The Old Port neighborhood is part of The Historic District of Old Québec and was once home to many of the city’s banks. Musée de la Civilisation is one of the best museums in the city, with a permanent exhibit highlighting Quebec life, including that of its Indigenous peoples.
You’ll find a plethora of art galleries and antique shops here (many of which were once banks), and each summer, the galleries in the neighborhood host an arts walk on Rue du Sault-au-Matelot. Behind this walking street is an alley of wooden staircases and walkways called Rue Sous le cap. It is my favorite way to avoid some of the crowds in summer and leads to the backdoor of a diner, Le Buffet de l’Antiquaire. In the 18th century, the waters of the Saint-Lawrence river licked the back of the houses here (now facing Rue du Sault-au-Matelot) and residents had to build sheds against the cliff instead. Wooden walkways were erected over the skinny street to connect the sheds with their homes. Today, it’s an alley where residents park, but the wooden walkways and stairs remain, a silent reminder of the early days of Québec.
Eat to your heart's content in Saint-Roch
St-Roch is the neighborhood I gravitate to when the tourist seasons are in full swing. Its closeness to Old Québec makes it easy to get to on foot, and it is also home to some of my favorite restaurants and cafes. I love the ambiance of this part of Québec City; it’s vibrant and filled with young Québecers looking to make a name for themselves.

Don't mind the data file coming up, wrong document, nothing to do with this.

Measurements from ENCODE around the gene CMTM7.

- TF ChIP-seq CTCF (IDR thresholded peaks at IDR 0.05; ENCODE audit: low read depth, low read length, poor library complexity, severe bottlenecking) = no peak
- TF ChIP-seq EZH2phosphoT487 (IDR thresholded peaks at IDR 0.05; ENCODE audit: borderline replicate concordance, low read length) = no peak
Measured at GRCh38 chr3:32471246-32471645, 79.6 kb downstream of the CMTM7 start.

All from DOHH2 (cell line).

St-Roch is home to microbreweries and some of the best restaurants in Québec City, including award-winning Battuto and l’Affair est Ketchup. I can often be found at Café Saint-Henri micro-torrèfacture, which I love for its communal tables, rich chocolat chaud and fancy donuts. If I’m in the mood for cold brew, then I’m typing away from a table at Maelstrom, which turns into a cocktail bar at night. Clocher Penché is one of my favorite French bistros, and while the seafood tower at JJacques is "meh," the cocktails at this speakeasy are delightful. Nina Pizza Napolitaine is also a favorite indulgence.